What kind of machine are you using? If it has a square wave output you should be able to lift start on AC. That should work just fine for making the tacks. Not ideal, but way better than dcep.
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Unread 12-16-2012, 08:48 PM   #11
RenoF250
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Quote:
Originally Posted by Ironworker709 View Post
High Frequency is about the same frequency as a Radio frequency,but much stronger...

Ever hear of people with high linear boost CB radios in there house get federal fines?..

It's because it can and will mess with people's electronics such as TV's and computers,sterio's...etc..

My Uncle in Pa has always been a CB and Ham radio nut,,the feds came and took every peice of his equipment years ago because he was using an illegal high output linear,and most of his neighbors TV's were ruined,not just messed up while he keyed the Mic..but eventualy RUINED...

High frequency CAN do some pretty bad things to electronics and programs,its been provin,thats why anytime we are around electronic sensors and equipment in any plants that use them,we are not allowed to use any HF machines,even if the sensors and equipment are shutdown,it messes with not only the hardware,but the softare programs too...

Bottom line for "me"?....i don't care what anyone "beleives"..if i am using a HF start around any of vehicles,it only takes about a whopping 10-15 minutes to locate and remove the computer for a preventive caution...

I'd rather waste that little time,than find out later i happened to be "that one" that it DID damage the computer and cost me an arm and a leg to replace it...

As far just DC non HF..i'll just unhook the battery as a precaution and MAKE SURE i have a really good ground close to my work...
I am an electrical engineer, I am familiar with what is in HF. It is very wideband and nasty but it is one thing to disturb a signal and another to destroy the electronics. Vehicle computers are very robust made on heavier processes with added protection.

Still, I agree it does not hurt to disconnect the battery. Disconnecting the ECM is not likely necessary but I suppose better safe than sorry.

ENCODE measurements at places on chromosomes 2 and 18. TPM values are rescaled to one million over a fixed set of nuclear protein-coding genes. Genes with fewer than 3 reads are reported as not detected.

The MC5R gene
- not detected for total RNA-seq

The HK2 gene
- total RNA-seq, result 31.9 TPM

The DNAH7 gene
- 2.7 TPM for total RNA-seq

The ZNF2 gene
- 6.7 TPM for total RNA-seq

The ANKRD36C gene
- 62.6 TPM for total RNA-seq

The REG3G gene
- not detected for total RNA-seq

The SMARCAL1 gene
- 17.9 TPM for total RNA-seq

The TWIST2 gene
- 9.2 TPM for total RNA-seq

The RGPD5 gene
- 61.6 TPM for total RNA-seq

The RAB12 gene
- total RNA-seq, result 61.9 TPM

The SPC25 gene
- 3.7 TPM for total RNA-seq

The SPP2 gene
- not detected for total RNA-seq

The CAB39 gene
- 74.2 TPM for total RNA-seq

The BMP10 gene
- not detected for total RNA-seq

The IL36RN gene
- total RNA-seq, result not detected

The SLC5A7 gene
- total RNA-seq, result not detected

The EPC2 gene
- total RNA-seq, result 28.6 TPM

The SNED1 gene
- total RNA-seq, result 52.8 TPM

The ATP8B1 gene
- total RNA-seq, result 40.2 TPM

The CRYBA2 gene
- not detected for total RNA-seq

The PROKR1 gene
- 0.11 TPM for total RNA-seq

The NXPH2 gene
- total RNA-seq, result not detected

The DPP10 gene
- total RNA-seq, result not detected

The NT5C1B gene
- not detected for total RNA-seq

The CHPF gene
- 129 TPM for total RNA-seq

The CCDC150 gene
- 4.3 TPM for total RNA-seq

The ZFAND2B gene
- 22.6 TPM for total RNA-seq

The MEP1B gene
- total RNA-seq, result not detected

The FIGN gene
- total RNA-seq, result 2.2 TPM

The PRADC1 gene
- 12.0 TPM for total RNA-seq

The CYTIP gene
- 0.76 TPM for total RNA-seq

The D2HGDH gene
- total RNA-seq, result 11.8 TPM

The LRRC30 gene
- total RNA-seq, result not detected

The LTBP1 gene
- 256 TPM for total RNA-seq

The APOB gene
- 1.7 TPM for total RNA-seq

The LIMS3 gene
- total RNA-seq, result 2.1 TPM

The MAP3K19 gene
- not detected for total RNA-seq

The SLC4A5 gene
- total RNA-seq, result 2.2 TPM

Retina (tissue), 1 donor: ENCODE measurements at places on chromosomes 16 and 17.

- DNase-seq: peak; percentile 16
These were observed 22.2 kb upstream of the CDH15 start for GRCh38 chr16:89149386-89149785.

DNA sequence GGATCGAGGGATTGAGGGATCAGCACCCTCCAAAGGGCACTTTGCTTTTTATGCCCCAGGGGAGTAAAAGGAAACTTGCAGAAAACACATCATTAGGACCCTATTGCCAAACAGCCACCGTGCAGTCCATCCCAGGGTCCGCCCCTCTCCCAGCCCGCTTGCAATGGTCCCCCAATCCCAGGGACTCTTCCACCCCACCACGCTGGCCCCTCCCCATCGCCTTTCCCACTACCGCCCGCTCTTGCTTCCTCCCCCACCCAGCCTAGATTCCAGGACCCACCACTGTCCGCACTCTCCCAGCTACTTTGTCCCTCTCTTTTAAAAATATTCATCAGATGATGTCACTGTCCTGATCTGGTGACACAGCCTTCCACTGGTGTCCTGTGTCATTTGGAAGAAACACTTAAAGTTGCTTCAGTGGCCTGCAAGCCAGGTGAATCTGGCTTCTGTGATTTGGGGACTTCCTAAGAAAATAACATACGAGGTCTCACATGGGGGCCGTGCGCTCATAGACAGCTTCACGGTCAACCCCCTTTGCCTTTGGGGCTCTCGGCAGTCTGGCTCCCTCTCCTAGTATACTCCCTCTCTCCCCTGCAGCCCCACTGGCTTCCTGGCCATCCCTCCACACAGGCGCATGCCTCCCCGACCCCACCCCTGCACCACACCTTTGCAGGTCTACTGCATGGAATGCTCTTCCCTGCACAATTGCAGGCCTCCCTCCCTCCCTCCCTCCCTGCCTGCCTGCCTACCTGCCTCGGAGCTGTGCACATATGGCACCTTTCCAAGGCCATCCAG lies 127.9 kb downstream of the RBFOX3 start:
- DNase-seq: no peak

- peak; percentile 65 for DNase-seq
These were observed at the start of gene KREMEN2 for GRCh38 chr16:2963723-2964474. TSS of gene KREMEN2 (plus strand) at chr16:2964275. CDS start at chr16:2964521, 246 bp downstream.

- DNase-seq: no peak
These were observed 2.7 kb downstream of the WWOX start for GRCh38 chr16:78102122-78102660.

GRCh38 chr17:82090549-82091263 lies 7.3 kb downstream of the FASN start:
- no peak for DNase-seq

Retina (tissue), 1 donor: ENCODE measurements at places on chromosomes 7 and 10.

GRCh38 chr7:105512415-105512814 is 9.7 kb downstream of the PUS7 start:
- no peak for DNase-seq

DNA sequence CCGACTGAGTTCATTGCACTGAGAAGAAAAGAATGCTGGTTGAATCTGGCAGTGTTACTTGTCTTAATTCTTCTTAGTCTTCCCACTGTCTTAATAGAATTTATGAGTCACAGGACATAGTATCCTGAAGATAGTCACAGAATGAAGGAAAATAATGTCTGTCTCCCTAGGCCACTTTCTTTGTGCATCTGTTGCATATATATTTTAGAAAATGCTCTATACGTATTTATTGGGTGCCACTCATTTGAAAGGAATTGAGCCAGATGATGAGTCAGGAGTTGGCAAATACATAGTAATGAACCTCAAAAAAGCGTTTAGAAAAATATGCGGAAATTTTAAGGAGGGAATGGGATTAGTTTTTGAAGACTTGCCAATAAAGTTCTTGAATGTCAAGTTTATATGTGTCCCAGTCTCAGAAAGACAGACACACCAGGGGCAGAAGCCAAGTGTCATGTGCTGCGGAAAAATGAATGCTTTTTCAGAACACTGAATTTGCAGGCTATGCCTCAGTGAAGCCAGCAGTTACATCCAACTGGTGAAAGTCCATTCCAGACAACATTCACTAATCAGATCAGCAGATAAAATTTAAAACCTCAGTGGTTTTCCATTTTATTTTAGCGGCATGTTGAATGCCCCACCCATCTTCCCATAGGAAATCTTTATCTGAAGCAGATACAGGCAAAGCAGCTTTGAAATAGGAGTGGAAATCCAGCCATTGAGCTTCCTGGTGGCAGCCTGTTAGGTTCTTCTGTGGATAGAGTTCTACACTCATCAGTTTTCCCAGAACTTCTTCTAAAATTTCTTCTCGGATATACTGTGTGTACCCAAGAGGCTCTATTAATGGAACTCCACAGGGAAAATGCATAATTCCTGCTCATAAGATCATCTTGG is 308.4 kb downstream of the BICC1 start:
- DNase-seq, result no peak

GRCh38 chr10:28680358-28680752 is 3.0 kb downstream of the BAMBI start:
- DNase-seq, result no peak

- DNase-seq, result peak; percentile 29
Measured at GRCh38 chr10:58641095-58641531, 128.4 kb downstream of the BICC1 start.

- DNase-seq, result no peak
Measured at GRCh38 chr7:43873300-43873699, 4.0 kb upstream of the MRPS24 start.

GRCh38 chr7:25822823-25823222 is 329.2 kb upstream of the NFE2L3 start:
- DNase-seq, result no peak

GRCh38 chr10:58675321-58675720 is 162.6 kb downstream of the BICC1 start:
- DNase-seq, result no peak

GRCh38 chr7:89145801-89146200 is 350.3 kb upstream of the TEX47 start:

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Unread 12-16-2012, 09:29 PM   #12
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Quote:
Originally Posted by RenoF250 View Post
I am an electrical engineer, I am familiar with what is in HF. It is very wideband and nasty but it is one thing to disturb a signal and another to destroy the electronics. Vehicle computers are very robust made on heavier processes with added protection.

Still, I agree it does not hurt to disconnect the battery. Disconnecting the ECM is not likely necessary but I suppose better safe than sorry.
Thats just the way i have always been,safe than sorry.....

We used to have an 86 GT ragtop fox body,i had to swap the rear out when we got it because it was making some serious noise,was cheaper to put a 9" in it i had laying around...so i did a bunch of tacking and welding on the rear with my old Miller Maxstar 200DX while it was under the car and bolted up to make sure everything would stay in place after welded....

Right after we did that switch,the car would never run right..later i replaced the computer with a 93 5.0 5 speed computer(they are better and more responsive) and never had any more problems....but funny thing is,i suspect something happened to the computer while welding because i didn't unhook the computer..just the battery cables,because before that it didn't have the running problems.it seemed to fluxuate through RPM's....did the welding cause it?..can't be 100% sure..but it sure does fit together like a puzzle...

My brother is also an electrical engineer,4 years of college...worked at the Sparrow's Point Steel Mill in Baltimore for about 15 years..and left when RG Steel shut it down and now he works for DuPont in Delaware as an Electrical Engineer...and he was always the first one to never let me near any of his vehicles and unhook any of the computers in his vehicles when i was welding on them...
So i geuss everyone has their theories and opinions..but me?..(again)..i'll play it safe,especialy when it only takes a whopping 10-15 minutes to locate,unplug and pull the computer completely out of the vehicle...

If i had no bad luck,i wouldn't have any at all,,so i tend to play things safe...lol
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Don't DREAM your life, LIVE your dreams

Never forget 9/11

"Welding is like a woman,Get 'er HOT and Penetrate"

Gotta LOVE a person who knows everything about NOTHING

The only Thing necessary for the Evil to win is a good man to do nothing....

"How far you go in life depends on your being tender with the young,compassionate with the aged,sympathetic with the striving,and tolerant with the weak and strong--because someday YOU will have been all of these"....George Washington Carver

Want to know what an Ironworker is and the job scope of a Journeyman?..click here...http://www.ironworkers.org/becoming/careers.aspx
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Unread 01-16-2013, 07:34 PM   #13
jaspepp
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Figured I would give an up date after I ran a couple hundred miles on it. I ended up just simply pulling the battery and calling it good. Tacked everything up on the jeep, welded it off the jeep. When I finished I just put the battery back in and it fired right up. Drove it for a week or so, wheeled it pretty hard on this weekend, and everything works like it should. Fenders turned out pretty well too